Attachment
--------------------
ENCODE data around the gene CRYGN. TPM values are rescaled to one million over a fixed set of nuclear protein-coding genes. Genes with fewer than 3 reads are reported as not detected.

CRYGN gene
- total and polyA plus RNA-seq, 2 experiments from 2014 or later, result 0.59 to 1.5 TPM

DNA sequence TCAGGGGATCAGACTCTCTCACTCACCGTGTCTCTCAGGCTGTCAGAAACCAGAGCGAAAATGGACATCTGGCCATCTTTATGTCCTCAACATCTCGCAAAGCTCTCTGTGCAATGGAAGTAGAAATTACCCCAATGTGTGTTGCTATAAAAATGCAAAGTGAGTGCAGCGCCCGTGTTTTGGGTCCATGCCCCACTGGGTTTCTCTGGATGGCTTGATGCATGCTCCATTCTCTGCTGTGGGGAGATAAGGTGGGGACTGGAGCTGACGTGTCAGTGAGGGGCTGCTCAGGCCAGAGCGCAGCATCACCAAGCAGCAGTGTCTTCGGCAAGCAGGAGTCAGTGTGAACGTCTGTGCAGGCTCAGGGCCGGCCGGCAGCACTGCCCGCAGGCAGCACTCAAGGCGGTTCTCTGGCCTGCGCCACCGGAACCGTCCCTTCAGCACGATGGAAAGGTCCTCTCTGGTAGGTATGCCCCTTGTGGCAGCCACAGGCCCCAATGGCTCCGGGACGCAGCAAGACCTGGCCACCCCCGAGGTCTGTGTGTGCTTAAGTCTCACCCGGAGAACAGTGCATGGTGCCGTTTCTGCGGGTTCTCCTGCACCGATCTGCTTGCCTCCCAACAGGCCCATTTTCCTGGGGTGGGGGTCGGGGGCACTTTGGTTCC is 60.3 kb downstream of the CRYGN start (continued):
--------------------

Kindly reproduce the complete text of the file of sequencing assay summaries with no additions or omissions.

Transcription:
ENCODE data around the gene CRYGN. TPM values are rescaled to one million over a fixed set of nuclear protein-coding genes. Genes with fewer than 3 reads are reported as not detected.

CRYGN gene
- total and polyA plus RNA-seq, 2 experiments from 2014 or later, result 0.59 to 1.5 TPM

DNA sequence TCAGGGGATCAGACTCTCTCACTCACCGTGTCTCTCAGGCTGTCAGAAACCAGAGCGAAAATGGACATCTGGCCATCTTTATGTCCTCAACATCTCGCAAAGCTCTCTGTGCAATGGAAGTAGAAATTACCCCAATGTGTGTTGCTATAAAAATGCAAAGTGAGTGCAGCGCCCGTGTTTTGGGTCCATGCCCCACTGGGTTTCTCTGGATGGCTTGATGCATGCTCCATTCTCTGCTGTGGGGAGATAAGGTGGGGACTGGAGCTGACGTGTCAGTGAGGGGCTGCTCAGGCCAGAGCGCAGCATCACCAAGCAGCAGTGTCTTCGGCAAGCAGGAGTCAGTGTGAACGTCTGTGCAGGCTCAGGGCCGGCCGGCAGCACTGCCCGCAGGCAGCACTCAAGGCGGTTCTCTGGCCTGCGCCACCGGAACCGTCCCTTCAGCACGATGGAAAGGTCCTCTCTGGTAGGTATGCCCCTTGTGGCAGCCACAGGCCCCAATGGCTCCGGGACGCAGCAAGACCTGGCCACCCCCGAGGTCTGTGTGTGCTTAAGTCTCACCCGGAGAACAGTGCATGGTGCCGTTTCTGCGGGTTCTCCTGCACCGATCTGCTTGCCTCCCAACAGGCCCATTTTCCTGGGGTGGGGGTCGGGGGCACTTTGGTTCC is 60.3 kb downstream of the CRYGN start (continued):